It’s not long now until the Rio Olympics and I don’t know about you guys, but I am getting so excited. This week I wanted to feature one of our Paralympians and pay credit where it’s due; to those that are working, training, fundraising or on their journey to represent Australia. Lunch with Liz caught up with Australian Para-canoeist Susan Seipel at Mlk Café and Espresso Bar in Broadbeach. Para-Canoeing is debuting at the Rio Paralympics this year, on Channel 7 & 7Mate from the 7th – 18th September.
WHERE WE WENT: Mlk Espresso Bar, Broadbeach
WHAT WE ATE: Spinach Quinoa Veggie Burger – house made quinoa and spinach patty with lettuce, smashed avocado and feta and red onion wings in seeded brioche bun. Lamb Rainbow Salad – mixed lettuce, cucumber, pring onion, red cabbage, dukkah lamb and sprouts on lime and garlic herb dressing.
WHAT WE SIPPED: Aqua Panna
Tell me the details of your impairment?
“I was born with Arthrogryposis Multiplex, a rare disorder characterised by fusion of joints and absent muscle formation in my legs, I think it’s 11% of those with Arthrogryposis are only affected in the legs. It’s very rare.”
At what age did you discover you were so athletic?
“It was actually my mum who encouraged me into sport and it was for physiotherapy for my condition. I started swimming when I was four years old and just absolutely loved it. I found I have so much more movement in the water than I do on land. My upper body is strong, for a lot of my life I’ve had to adapt to moving with my arms instead of my legs.”
From swimming you moved into equestrian, and then canoeing? What brought on these transitions?
“I loved competing in swimming while at school, even in primary school we had our own pool and carnivals. I would train 3 times a week and I even went to inter-school competitions, competing against abled bodied students! I had three national age records for my swimming. I liked to compete against abled bodies, so I think that’s what pushed me further. Then I started equestrian because I lived near a riding for the disabled center. To combine my love of sports with my love of animals made me really happy. So I went on to compete in dressage internationally in para-equestrian . Unfortunately it was very expensive and I was relying on my parents to fund my dreams of riding. I was spending all my money on horses and didn’t have any money to move out of home or support myself. So reality hit. I was lucky while it lasted, a lot of very generous horse owners gave me horses to ride, but it just ended up still being too expensive for myself and my family, so I had to break away and try something different. Canoeing happened very randomly. I found out about a come and try canoeing day being help by olympian Amanda Rankin, she told me about the para canoeing community and connected me with my coach Andrea King and then it was love at first stroke. Coming from equestrian I had good balance, and for a lot of beginners they have trouble staying upright in the boat, but I never had any troubles with this. There’s also a lot of technique in kayak which I was very used to, from training in dressage. Then from racing in swimming there was that connection to racing on water.”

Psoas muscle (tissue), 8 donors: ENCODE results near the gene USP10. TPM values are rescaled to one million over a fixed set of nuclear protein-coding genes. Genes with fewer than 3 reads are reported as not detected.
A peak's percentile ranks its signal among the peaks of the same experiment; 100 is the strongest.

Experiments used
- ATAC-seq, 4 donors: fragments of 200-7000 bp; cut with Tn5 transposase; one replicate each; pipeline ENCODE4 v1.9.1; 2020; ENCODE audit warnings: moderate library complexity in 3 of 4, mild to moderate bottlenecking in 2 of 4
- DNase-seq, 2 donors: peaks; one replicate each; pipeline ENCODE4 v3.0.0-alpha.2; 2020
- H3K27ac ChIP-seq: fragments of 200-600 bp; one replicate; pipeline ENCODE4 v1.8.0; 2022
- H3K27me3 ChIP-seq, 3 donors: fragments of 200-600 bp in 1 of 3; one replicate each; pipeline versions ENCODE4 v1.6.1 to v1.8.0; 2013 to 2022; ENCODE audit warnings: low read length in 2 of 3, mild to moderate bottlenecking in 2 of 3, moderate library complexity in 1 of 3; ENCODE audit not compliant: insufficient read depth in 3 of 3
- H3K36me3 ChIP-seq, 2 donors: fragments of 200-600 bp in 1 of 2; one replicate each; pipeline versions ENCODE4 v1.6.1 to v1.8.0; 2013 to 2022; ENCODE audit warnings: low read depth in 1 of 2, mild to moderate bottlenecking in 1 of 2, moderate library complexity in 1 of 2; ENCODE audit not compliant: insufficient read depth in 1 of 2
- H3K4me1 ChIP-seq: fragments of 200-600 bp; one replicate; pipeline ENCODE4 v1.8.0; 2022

What has been the highlight of your athletic career?
“Representing Australia overseas, first in equestrian (in Canada) and then recently in canoeing. I’ve been to Russia and then Italy for the world championships and that was definitely a highlight as I won a bronze medal in K1 (kayak) and a gold medal in V1 (outrigging canoe). I’d worked really hard and was so proud to bring home that result to Australia.”
How’s your preparation going for Rio?
“We have a great team here and great facilities on the Gold Coast and a lot of support from the AIS and Australian Canoeing, so it’s going really well. It’s going to be fascinating to go in and see what the rest of the world is doing and show the rest of the world what we can do!”
What’s a typical training session for you?
“We train 6 days a week, on the water from dark, around 6am, most mornings. Then we have some recovery time during the middle of the day and then we have an afternoon session, usually we do gym, or another water session. In between that we have physio and pilates and stretching etc. We train like a hardcore athlete!”
How much attention do you give to diet and health?
“It’s an important aspect to get the best out of your performance you’ve got to have a good diet and get the right amount of nutrients and it’s a little tricker for me because I’m a vegetarian. I have a sports dietitian that I work with and I try my best to stick to her plan. I do have my weaknesses with chocolate.”
What do you get up to in your downtime?
“I don’t have that much! But I go home to Brisbane catch up with family, friends and my pets! I also do some volunteering for the RSPCA.”
Follow Susan’s journey at – https://www.facebook.com/Supporters-of-Susan-Seipel-290988187976/?pnref=story